5

I've got the following set of 6 subkeys

$ gpg -K
...
ssb>  rsa2048 2017-10-04 [E] [expires: 2027-10-02]
ssb>  rsa2048 2017-10-04 [S] [expires: 2027-10-02]
ssb>  rsa2048 2017-10-04 [A] [expires: 2027-10-02]
ssb>  rsa2048 2015-02-12 [E] [expires: 2025-01-05]
ssb>  rsa2048 2016-01-05 [A] [expires: 2026-01-02]
ssb>  rsa2048 2016-08-20 [S] [expires: 2026-08-18]

The context is that I bought a new smart card (Yubikey) and generated new subkeys for it. I wanted to keep record of old subkeys in my pubkey so that e.g. Github keeps displaying my old commits signed with old subkeys as "verified".

However I'd like to make sure that from now on only new subkeys are primarly used. e.g. If someone sends me an encrypted message I want them to use the new subkey.

I noticed gpg -e uses my new encryption subkey by default, so this works as intended, but my question is why?

In other words how does gpg determine which key to use during encryption? Is it based on order in which subkeys are saved in the file (as above) or creation/expiration date (newer has priority)?

3

GnuPG always selects the newest valid (sub)key for the respective operation (usually, the newest non-revoked key with a supported algorithm). Even if you select a specific subkey, GnuPG first resolves the associated primary key and then starts this selection process. To override this, postfix ! to a given key. This is something you might for example do in your git configuration if required.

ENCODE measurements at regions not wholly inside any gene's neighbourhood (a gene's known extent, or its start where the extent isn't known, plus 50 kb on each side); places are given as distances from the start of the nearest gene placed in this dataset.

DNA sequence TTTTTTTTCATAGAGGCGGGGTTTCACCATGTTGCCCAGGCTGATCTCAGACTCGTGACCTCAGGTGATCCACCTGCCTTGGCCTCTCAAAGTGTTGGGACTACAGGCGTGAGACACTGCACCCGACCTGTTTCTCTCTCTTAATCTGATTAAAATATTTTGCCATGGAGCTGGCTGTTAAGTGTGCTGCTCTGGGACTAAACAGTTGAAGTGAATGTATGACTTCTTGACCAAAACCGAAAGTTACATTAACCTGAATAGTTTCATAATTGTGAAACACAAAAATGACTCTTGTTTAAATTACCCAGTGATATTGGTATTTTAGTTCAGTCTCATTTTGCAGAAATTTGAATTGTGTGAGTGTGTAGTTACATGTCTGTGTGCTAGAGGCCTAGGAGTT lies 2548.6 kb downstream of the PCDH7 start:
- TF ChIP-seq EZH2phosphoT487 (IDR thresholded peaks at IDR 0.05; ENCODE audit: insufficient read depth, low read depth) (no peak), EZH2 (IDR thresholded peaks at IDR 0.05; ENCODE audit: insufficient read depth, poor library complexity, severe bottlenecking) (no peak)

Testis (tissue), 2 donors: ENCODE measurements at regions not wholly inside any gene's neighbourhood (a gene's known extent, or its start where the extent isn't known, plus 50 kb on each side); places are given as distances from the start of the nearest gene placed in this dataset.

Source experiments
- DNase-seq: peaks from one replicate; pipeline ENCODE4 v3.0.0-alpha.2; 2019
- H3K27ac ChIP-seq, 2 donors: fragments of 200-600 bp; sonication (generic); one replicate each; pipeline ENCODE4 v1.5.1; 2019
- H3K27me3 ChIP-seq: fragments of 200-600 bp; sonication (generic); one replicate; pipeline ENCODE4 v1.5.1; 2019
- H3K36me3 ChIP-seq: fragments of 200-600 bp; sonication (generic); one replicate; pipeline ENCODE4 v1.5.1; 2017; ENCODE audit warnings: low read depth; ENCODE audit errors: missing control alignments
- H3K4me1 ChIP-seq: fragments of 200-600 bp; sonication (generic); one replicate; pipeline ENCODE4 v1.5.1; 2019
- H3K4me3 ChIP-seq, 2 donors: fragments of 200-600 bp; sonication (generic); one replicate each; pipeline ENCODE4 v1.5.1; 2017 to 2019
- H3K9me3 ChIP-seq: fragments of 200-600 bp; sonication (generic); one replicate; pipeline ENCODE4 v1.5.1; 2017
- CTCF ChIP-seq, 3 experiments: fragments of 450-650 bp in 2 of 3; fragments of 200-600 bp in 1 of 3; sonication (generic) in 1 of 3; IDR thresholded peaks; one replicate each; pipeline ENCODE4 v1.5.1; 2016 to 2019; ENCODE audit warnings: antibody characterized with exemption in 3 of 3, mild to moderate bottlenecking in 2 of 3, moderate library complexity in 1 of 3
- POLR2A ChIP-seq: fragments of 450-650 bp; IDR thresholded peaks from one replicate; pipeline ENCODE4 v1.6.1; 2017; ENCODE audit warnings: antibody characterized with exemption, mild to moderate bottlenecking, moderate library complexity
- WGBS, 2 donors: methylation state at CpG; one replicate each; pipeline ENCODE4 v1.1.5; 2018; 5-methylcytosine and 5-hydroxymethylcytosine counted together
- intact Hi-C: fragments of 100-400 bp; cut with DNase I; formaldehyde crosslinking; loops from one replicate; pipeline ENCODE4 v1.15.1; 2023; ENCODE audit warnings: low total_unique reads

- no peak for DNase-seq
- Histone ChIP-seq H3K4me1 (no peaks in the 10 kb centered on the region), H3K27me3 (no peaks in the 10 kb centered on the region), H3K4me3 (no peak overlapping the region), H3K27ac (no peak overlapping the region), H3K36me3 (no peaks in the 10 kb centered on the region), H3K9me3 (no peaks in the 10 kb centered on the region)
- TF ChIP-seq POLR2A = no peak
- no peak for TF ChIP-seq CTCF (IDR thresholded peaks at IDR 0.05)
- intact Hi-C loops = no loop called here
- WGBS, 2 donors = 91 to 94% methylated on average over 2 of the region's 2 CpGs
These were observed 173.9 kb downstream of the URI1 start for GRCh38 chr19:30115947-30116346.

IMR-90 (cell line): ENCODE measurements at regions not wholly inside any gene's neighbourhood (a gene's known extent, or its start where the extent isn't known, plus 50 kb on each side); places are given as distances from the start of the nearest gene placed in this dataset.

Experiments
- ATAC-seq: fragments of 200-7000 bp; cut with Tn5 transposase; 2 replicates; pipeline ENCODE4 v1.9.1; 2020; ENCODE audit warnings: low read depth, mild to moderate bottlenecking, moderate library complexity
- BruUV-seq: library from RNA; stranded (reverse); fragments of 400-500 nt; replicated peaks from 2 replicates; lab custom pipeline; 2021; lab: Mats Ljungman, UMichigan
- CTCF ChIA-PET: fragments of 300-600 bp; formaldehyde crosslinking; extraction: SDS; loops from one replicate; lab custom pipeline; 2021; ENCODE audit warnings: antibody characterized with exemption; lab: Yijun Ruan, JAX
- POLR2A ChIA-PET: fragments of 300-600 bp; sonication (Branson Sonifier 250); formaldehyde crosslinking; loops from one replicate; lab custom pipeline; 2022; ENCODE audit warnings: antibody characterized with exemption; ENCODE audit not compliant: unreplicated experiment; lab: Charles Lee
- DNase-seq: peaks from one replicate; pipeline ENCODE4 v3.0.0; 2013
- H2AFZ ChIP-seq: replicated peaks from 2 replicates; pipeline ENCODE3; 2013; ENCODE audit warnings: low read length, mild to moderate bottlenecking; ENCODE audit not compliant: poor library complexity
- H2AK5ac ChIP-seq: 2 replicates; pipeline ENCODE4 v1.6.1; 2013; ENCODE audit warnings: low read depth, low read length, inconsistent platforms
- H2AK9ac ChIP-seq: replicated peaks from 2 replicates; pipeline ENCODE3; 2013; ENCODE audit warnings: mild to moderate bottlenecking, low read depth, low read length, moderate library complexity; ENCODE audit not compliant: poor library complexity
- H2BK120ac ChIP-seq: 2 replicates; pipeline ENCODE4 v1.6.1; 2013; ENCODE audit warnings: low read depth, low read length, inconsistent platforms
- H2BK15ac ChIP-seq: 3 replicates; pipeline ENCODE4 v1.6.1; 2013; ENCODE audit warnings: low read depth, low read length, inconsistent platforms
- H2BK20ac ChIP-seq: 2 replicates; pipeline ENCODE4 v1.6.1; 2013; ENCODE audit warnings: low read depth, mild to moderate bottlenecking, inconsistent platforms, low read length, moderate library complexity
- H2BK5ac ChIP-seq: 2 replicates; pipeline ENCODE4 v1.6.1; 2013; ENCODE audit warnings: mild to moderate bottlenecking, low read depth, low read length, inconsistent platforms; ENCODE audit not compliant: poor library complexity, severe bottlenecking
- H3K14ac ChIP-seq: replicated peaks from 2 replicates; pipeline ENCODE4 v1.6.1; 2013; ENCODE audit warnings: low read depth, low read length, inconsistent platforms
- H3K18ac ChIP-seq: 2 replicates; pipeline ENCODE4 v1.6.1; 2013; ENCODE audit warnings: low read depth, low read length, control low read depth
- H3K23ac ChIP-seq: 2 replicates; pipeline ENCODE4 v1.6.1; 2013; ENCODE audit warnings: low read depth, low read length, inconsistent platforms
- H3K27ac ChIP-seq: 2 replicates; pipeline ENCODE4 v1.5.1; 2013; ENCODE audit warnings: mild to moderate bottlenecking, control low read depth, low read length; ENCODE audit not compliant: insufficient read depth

I am not aware of any normative reference though (apart from the GnuPG code): neither RFC 4880 (OpenPGP) nor the GnuPG man page or manual seem to define the behavior. The relevant lines of code from the key comparison function:

if (old->validity == new->validity && uid_is_ok (&new->key, uid)
    && old->creation_time < new->creation_time)
  return -1;      /* Both keys are of the same validity, but the
                     NEW key is newer.  */

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